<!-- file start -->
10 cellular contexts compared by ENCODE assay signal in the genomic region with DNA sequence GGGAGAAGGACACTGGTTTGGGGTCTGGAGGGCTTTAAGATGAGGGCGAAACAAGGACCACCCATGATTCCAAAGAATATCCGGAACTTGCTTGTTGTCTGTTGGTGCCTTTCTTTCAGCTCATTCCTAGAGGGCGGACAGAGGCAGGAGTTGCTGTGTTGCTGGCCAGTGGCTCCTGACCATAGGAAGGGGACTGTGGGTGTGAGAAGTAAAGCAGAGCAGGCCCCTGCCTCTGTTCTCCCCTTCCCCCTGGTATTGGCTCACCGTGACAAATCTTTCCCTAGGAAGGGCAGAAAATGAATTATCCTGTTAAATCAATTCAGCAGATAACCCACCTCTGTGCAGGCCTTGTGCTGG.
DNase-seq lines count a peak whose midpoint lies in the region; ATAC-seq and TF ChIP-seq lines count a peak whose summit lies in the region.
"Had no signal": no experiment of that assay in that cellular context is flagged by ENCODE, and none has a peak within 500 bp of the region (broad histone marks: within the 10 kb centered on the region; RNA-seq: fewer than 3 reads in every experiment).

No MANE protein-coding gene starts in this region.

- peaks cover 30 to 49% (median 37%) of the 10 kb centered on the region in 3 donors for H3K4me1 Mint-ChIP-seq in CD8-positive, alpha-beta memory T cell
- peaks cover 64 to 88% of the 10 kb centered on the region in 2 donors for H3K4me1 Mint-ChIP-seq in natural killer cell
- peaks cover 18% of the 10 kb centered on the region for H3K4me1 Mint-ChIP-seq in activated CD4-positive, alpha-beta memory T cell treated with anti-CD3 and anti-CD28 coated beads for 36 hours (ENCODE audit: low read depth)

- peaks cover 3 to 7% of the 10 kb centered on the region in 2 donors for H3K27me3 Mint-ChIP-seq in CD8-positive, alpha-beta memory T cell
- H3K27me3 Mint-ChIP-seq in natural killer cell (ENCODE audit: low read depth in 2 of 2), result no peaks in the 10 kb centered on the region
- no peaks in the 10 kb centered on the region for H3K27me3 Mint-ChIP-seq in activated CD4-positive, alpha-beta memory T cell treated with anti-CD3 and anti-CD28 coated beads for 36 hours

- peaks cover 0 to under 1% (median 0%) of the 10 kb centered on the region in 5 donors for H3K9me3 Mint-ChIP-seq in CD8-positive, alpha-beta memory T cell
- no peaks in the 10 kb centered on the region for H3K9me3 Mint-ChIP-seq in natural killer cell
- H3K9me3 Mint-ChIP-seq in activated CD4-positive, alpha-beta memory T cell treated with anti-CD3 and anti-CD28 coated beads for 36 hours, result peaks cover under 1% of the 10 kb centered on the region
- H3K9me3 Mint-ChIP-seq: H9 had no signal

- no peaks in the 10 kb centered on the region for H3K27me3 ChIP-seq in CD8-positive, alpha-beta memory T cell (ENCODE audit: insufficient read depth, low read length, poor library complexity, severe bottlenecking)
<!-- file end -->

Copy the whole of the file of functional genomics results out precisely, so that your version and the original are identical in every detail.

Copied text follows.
10 cellular contexts compared by ENCODE assay signal in the genomic region with DNA sequence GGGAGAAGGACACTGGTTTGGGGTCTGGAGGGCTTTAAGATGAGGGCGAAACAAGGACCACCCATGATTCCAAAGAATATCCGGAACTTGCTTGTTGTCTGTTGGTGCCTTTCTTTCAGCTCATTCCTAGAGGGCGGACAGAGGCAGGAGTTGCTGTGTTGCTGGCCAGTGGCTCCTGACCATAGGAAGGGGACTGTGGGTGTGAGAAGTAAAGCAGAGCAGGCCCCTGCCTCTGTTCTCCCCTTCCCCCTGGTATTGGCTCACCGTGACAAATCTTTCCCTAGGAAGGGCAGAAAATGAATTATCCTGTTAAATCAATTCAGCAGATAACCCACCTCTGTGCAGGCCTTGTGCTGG.
DNase-seq lines count a peak whose midpoint lies in the region; ATAC-seq and TF ChIP-seq lines count a peak whose summit lies in the region.
"Had no signal": no experiment of that assay in that cellular context is flagged by ENCODE, and none has a peak within 500 bp of the region (broad histone marks: within the 10 kb centered on the region; RNA-seq: fewer than 3 reads in every experiment).

No MANE protein-coding gene starts in this region.

- peaks cover 30 to 49% (median 37%) of the 10 kb centered on the region in 3 donors for H3K4me1 Mint-ChIP-seq in CD8-positive, alpha-beta memory T cell
- peaks cover 64 to 88% of the 10 kb centered on the region in 2 donors for H3K4me1 Mint-ChIP-seq in natural killer cell
- peaks cover 18% of the 10 kb centered on the region for H3K4me1 Mint-ChIP-seq in activated CD4-positive, alpha-beta memory T cell treated with anti-CD3 and anti-CD28 coated beads for 36 hours (ENCODE audit: low read depth)

- peaks cover 3 to 7% of the 10 kb centered on the region in 2 donors for H3K27me3 Mint-ChIP-seq in CD8-positive, alpha-beta memory T cell
- H3K27me3 Mint-ChIP-seq in natural killer cell (ENCODE audit: low read depth in 2 of 2), result no peaks in the 10 kb centered on the region
- no peaks in the 10 kb centered on the region for H3K27me3 Mint-ChIP-seq in activated CD4-positive, alpha-beta memory T cell treated with anti-CD3 and anti-CD28 coated beads for 36 hours

- peaks cover 0 to under 1% (median 0%) of the 10 kb centered on the region in 5 donors for H3K9me3 Mint-ChIP-seq in CD8-positive, alpha-beta memory T cell
- no peaks in the 10 kb centered on the region for H3K9me3 Mint-ChIP-seq in natural killer cell
- H3K9me3 Mint-ChIP-seq in activated CD4-positive, alpha-beta memory T cell treated with anti-CD3 and anti-CD28 coated beads for 36 hours, result peaks cover under 1% of the 10 kb centered on the region
- H3K9me3 Mint-ChIP-seq: H9 had no signal

- no peaks in the 10 kb centered on the region for H3K27me3 ChIP-seq in CD8-positive, alpha-beta memory T cell (ENCODE audit: insufficient read depth, low read length, poor library complexity, severe bottlenecking)